Man-boy Mark Owen is back, in a not-quite-as-camp-as-Kylie way. Get a blanket and bundle him into your homes or who knows what will happen to him.
Just like the hurt badger you see once a month shuffling out of your garden hedge, Mark Owen hasn’t died an overdue death, neither has he made a healthy recovery. He is still limping along making the best of life and this third album is the evidence.
You don’t have to know How The Mighty Fall was penned through a period of soul searching and personal doubt to hear its vulnerability. His shaky trait voice is raw and his wince-worthy speech impediment stands out stronger than any of the tracks.
That said, it’s exactly these factors that give his inoffensive pop an edge. “Give yourself a chance/Not a nosebleed,” the munchkin sings on opener They Do. It’s the first lyric and piano line he wrote for the album and perhaps we should give him a chance, for there isn’t a nurse gentle enough on the NHS to mop up his blood.
Gentle guitar and piano make up this likeable ditty which paves the way for a host of pretty tracks. They’re not as off the wall as previous Green Man spectacles, but there is evidence of Owen trying to make something different.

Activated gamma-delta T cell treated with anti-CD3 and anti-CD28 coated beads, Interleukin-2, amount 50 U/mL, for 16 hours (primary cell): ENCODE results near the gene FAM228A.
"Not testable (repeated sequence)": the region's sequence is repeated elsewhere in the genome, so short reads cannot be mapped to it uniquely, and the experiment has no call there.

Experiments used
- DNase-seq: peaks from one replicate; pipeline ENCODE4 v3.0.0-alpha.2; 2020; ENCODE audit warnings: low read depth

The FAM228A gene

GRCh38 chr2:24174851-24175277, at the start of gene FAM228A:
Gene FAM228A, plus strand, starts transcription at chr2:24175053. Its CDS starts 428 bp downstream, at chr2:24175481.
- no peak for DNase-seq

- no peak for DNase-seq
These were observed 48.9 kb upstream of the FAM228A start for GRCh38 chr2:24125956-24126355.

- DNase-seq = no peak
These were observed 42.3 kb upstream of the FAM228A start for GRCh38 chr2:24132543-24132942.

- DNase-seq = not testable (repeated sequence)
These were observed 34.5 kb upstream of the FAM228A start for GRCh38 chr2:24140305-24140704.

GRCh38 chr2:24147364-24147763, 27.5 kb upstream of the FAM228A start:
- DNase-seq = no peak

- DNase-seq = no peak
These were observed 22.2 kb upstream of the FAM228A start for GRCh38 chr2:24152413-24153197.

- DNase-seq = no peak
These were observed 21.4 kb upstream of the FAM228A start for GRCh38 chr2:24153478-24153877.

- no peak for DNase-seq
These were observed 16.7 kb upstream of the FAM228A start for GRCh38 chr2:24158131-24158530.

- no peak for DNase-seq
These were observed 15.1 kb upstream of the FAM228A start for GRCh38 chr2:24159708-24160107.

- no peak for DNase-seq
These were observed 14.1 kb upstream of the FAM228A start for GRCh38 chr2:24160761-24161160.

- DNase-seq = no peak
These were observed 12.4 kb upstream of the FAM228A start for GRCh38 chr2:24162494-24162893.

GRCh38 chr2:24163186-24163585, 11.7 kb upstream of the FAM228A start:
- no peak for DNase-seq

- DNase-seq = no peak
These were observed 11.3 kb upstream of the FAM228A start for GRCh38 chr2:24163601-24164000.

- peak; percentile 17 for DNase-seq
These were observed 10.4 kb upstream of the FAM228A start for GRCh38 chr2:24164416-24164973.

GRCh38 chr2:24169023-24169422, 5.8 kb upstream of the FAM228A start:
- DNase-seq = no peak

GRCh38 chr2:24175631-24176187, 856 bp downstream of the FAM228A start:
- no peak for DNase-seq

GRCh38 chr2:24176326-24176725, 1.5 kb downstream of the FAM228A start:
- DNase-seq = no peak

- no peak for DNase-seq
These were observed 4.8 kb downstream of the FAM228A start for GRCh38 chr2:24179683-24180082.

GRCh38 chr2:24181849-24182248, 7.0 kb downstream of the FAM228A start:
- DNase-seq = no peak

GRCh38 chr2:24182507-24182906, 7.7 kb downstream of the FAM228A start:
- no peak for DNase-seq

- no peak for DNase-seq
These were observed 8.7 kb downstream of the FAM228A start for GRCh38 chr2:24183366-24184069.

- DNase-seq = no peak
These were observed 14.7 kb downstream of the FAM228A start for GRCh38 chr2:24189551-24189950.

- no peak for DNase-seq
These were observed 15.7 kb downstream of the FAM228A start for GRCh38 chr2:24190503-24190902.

Makin’ Out and Waiting For The Girl attempt Badly Drawn Boy eccentricities, but whether he has the confidence to pull it off – on the album, let alone live – is debatable. Believe In The Boogie is an upbeat optimistic ditty, endearing in its gentle bizarre qualities.
However 3:15 lets the album down and proves there’s room for Geri Halliwell moments in every ex-manufactured star. Hail Mary follows on from where 3:15 leaves off, just killing him slower. Wasting Away has a feeling of the twilight peculiar and is an effort to move away from the more comfortable. But just before you give it all up for lost, Come On with its guitar glory saves face.
Mark Owen has acknowledged the irony in the title How the Mighty Fall but even that little gesture makes you flinch like a slug with a lemon. It’s car crash stuff, but mightily worth the look.